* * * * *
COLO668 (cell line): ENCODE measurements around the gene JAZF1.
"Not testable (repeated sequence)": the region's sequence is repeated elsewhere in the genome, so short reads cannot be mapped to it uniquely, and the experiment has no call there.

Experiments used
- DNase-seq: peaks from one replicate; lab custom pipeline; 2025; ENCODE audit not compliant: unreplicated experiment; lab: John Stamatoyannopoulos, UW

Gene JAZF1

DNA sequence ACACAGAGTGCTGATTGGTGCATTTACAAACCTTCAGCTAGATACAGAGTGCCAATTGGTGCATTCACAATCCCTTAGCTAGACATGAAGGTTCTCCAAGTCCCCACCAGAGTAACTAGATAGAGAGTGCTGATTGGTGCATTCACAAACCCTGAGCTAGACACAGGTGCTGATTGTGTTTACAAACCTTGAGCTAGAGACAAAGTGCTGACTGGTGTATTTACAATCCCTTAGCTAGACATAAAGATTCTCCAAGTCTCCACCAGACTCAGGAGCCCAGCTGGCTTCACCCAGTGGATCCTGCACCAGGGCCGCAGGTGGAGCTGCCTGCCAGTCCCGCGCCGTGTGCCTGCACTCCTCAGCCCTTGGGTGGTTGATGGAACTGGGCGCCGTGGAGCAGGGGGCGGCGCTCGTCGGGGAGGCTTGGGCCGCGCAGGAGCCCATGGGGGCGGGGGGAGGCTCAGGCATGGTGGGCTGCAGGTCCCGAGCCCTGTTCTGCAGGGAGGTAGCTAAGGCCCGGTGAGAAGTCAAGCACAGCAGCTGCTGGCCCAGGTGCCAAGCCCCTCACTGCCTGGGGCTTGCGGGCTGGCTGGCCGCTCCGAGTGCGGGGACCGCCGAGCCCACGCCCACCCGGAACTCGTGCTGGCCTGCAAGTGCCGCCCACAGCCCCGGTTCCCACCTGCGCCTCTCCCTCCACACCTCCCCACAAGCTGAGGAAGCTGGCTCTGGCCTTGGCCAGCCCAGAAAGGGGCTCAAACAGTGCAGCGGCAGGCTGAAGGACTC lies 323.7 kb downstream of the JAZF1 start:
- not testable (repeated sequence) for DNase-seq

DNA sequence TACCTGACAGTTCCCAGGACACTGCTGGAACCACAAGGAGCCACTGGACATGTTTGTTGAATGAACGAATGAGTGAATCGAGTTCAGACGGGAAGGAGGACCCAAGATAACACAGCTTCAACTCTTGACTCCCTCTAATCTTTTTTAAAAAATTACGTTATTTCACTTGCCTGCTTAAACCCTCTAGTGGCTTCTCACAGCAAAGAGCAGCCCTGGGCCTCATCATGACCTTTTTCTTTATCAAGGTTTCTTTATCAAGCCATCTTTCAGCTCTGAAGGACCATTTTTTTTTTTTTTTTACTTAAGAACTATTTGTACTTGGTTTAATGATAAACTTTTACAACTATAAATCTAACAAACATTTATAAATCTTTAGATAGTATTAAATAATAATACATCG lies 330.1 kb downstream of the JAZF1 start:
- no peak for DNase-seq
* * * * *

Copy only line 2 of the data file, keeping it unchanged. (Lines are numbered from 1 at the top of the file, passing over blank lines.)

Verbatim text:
"Not testable (repeated sequence)": the region's sequence is repeated elsewhere in the genome, so short reads cannot be mapped to it uniquely, and the experiment has no call there.